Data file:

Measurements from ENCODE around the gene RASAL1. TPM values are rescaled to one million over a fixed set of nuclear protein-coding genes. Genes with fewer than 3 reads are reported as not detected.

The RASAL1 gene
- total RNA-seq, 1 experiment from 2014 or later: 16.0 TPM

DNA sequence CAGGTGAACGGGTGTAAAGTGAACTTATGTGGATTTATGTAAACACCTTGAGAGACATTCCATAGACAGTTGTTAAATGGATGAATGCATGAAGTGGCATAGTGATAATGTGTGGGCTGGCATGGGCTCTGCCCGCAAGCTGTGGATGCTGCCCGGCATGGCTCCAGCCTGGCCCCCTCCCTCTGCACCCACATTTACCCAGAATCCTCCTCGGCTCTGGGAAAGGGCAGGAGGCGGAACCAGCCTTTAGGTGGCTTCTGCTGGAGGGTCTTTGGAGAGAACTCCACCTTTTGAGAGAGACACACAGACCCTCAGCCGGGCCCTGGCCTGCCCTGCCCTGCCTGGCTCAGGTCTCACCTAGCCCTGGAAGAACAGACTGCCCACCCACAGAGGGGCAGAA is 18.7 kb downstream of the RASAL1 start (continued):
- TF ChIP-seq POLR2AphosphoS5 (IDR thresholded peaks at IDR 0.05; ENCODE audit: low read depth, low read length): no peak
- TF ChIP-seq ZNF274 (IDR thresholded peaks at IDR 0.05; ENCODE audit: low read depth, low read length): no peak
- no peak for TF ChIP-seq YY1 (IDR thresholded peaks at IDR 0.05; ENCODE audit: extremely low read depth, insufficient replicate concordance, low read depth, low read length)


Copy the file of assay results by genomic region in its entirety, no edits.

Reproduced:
Measurements from ENCODE around the gene RASAL1. TPM values are rescaled to one million over a fixed set of nuclear protein-coding genes. Genes with fewer than 3 reads are reported as not detected.

The RASAL1 gene
- total RNA-seq, 1 experiment from 2014 or later: 16.0 TPM

DNA sequence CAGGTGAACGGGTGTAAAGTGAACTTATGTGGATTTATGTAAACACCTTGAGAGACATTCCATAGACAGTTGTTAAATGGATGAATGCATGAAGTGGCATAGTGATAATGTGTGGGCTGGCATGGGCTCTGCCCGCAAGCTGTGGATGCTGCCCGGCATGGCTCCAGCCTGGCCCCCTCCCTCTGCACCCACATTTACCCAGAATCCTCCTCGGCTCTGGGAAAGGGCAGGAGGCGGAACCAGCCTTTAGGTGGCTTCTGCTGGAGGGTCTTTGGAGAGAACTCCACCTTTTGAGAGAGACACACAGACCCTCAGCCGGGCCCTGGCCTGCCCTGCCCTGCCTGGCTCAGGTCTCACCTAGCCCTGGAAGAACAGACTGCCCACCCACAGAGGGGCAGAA is 18.7 kb downstream of the RASAL1 start (continued):
- TF ChIP-seq POLR2AphosphoS5 (IDR thresholded peaks at IDR 0.05; ENCODE audit: low read depth, low read length): no peak
- TF ChIP-seq ZNF274 (IDR thresholded peaks at IDR 0.05; ENCODE audit: low read depth, low read length): no peak
- no peak for TF ChIP-seq YY1 (IDR thresholded peaks at IDR 0.05; ENCODE audit: extremely low read depth, insufficient replicate concordance, low read depth, low read length)